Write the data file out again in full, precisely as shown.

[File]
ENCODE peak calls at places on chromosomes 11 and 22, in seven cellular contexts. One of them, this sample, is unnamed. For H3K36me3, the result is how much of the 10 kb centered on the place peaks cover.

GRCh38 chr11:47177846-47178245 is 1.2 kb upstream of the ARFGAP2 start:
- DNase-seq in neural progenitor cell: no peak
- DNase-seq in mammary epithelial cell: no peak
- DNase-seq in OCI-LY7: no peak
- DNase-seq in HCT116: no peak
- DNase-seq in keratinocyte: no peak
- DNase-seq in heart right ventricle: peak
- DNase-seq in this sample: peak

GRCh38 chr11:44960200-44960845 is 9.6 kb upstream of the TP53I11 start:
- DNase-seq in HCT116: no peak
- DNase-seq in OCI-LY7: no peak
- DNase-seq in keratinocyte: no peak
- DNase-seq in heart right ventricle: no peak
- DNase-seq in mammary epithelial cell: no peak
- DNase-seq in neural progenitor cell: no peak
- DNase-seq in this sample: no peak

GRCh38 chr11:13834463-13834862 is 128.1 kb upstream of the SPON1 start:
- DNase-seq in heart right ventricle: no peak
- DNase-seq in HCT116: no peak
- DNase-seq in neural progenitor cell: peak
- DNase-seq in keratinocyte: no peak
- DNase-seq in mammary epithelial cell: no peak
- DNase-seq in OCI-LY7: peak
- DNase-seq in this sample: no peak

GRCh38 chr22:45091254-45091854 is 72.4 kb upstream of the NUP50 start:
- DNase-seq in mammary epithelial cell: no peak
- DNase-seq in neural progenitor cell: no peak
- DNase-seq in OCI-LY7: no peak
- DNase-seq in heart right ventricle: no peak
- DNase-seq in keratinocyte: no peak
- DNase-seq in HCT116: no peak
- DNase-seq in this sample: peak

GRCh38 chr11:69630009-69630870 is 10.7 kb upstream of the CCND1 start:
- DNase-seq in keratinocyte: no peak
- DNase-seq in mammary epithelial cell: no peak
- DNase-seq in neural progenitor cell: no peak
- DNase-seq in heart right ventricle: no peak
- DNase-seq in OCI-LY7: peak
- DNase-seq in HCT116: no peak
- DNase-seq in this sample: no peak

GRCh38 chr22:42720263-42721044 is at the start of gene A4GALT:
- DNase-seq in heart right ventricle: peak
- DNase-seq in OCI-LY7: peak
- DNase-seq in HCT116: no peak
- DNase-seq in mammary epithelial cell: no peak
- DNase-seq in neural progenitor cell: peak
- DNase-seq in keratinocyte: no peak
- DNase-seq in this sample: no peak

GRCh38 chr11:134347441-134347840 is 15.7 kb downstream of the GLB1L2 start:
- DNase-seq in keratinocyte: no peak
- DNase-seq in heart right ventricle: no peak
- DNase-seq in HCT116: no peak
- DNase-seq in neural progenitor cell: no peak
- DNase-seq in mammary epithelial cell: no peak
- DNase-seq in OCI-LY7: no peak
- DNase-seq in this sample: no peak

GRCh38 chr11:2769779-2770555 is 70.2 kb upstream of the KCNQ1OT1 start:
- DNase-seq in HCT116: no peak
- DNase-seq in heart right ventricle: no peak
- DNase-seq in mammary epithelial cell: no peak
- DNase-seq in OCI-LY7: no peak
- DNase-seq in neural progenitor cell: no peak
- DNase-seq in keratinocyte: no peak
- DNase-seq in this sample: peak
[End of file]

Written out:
ENCODE peak calls at places on chromosomes 11 and 22, in seven cellular contexts. One of them, this sample, is unnamed. For H3K36me3, the result is how much of the 10 kb centered on the place peaks cover.

GRCh38 chr11:47177846-47178245 is 1.2 kb upstream of the ARFGAP2 start:
- DNase-seq in neural progenitor cell: no peak
- DNase-seq in mammary epithelial cell: no peak
- DNase-seq in OCI-LY7: no peak
- DNase-seq in HCT116: no peak
- DNase-seq in keratinocyte: no peak
- DNase-seq in heart right ventricle: peak
- DNase-seq in this sample: peak

GRCh38 chr11:44960200-44960845 is 9.6 kb upstream of the TP53I11 start:
- DNase-seq in HCT116: no peak
- DNase-seq in OCI-LY7: no peak
- DNase-seq in keratinocyte: no peak
- DNase-seq in heart right ventricle: no peak
- DNase-seq in mammary epithelial cell: no peak
- DNase-seq in neural progenitor cell: no peak
- DNase-seq in this sample: no peak

GRCh38 chr11:13834463-13834862 is 128.1 kb upstream of the SPON1 start:
- DNase-seq in heart right ventricle: no peak
- DNase-seq in HCT116: no peak
- DNase-seq in neural progenitor cell: peak
- DNase-seq in keratinocyte: no peak
- DNase-seq in mammary epithelial cell: no peak
- DNase-seq in OCI-LY7: peak
- DNase-seq in this sample: no peak

GRCh38 chr22:45091254-45091854 is 72.4 kb upstream of the NUP50 start:
- DNase-seq in mammary epithelial cell: no peak
- DNase-seq in neural progenitor cell: no peak
- DNase-seq in OCI-LY7: no peak
- DNase-seq in heart right ventricle: no peak
- DNase-seq in keratinocyte: no peak
- DNase-seq in HCT116: no peak
- DNase-seq in this sample: peak

GRCh38 chr11:69630009-69630870 is 10.7 kb upstream of the CCND1 start:
- DNase-seq in keratinocyte: no peak
- DNase-seq in mammary epithelial cell: no peak
- DNase-seq in neural progenitor cell: no peak
- DNase-seq in heart right ventricle: no peak
- DNase-seq in OCI-LY7: peak
- DNase-seq in HCT116: no peak
- DNase-seq in this sample: no peak

GRCh38 chr22:42720263-42721044 is at the start of gene A4GALT:
- DNase-seq in heart right ventricle: peak
- DNase-seq in OCI-LY7: peak
- DNase-seq in HCT116: no peak
- DNase-seq in mammary epithelial cell: no peak
- DNase-seq in neural progenitor cell: peak
- DNase-seq in keratinocyte: no peak
- DNase-seq in this sample: no peak

GRCh38 chr11:134347441-134347840 is 15.7 kb downstream of the GLB1L2 start:
- DNase-seq in keratinocyte: no peak
- DNase-seq in heart right ventricle: no peak
- DNase-seq in HCT116: no peak
- DNase-seq in neural progenitor cell: no peak
- DNase-seq in mammary epithelial cell: no peak
- DNase-seq in OCI-LY7: no peak
- DNase-seq in this sample: no peak

GRCh38 chr11:2769779-2770555 is 70.2 kb upstream of the KCNQ1OT1 start:
- DNase-seq in HCT116: no peak
- DNase-seq in heart right ventricle: no peak
- DNase-seq in mammary epithelial cell: no peak
- DNase-seq in OCI-LY7: no peak
- DNase-seq in neural progenitor cell: no peak
- DNase-seq in keratinocyte: no peak
- DNase-seq in this sample: peak